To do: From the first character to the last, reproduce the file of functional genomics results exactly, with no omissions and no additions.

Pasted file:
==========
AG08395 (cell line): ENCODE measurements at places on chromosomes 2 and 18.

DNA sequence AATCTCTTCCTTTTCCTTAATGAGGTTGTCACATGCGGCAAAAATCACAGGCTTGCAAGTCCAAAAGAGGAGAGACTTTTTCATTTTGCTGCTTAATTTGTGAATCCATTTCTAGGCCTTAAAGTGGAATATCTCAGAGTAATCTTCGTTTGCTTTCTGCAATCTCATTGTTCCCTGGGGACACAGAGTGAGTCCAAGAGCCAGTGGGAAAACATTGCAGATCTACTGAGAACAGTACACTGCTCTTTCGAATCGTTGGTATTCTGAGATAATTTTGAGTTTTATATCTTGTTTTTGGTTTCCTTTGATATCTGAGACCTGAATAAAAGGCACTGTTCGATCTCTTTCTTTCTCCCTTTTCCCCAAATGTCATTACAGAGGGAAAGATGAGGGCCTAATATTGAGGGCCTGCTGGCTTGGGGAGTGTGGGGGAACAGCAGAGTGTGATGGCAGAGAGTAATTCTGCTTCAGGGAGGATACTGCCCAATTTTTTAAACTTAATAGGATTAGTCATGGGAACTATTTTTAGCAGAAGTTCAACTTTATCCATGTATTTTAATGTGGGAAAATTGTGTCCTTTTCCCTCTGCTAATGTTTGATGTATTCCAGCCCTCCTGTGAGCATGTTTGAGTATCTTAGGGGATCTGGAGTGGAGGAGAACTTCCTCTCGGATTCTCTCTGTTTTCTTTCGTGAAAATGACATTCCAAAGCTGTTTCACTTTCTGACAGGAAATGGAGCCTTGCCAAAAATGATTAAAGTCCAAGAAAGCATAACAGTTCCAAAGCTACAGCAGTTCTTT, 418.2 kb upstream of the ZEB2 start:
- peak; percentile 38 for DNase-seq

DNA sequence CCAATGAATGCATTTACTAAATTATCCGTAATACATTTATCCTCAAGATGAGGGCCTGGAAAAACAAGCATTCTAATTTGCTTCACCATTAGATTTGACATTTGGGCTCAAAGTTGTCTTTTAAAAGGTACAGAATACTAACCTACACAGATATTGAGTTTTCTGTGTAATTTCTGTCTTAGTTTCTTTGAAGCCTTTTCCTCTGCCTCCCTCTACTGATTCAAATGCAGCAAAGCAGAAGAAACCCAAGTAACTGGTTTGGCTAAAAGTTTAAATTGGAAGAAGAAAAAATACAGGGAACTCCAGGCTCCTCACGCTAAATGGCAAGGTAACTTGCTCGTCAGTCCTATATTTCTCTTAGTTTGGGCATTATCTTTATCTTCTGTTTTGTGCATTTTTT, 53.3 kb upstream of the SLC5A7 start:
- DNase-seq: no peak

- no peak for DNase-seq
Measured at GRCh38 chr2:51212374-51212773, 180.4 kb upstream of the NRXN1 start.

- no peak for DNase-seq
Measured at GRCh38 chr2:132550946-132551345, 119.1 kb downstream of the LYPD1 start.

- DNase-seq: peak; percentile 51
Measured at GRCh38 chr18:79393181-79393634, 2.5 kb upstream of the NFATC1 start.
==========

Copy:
AG08395 (cell line): ENCODE measurements at places on chromosomes 2 and 18.

DNA sequence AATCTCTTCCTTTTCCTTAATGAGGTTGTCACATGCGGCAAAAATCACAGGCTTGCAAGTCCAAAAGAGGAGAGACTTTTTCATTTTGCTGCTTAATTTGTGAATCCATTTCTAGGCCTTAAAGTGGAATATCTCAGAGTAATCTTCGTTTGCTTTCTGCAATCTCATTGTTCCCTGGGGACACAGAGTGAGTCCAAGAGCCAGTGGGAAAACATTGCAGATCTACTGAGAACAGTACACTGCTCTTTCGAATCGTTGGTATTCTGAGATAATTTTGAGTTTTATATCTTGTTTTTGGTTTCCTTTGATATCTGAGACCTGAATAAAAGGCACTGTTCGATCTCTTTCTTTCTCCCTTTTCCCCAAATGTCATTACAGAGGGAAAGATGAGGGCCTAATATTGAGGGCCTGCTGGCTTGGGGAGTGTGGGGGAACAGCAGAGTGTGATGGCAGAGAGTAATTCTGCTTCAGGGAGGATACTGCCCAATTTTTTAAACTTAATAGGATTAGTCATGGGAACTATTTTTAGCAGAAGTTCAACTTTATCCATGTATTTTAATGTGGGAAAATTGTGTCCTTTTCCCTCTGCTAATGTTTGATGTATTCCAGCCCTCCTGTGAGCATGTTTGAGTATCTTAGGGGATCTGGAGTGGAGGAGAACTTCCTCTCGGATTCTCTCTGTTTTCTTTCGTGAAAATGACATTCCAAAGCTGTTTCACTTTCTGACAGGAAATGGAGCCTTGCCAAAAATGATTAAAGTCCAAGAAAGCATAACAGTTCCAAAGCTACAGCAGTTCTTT, 418.2 kb upstream of the ZEB2 start:
- peak; percentile 38 for DNase-seq

DNA sequence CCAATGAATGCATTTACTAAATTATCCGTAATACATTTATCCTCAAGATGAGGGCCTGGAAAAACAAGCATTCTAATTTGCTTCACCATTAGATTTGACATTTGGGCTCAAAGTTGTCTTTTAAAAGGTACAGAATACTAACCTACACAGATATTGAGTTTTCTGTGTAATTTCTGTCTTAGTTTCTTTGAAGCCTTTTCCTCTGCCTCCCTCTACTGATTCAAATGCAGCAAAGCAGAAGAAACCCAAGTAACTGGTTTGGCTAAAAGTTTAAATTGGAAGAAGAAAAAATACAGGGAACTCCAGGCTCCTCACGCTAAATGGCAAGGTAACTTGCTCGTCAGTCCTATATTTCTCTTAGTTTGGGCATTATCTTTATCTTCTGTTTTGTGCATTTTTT, 53.3 kb upstream of the SLC5A7 start:
- DNase-seq: no peak

- no peak for DNase-seq
Measured at GRCh38 chr2:51212374-51212773, 180.4 kb upstream of the NRXN1 start.

- no peak for DNase-seq
Measured at GRCh38 chr2:132550946-132551345, 119.1 kb downstream of the LYPD1 start.

- DNase-seq: peak; percentile 51
Measured at GRCh38 chr18:79393181-79393634, 2.5 kb upstream of the NFATC1 start.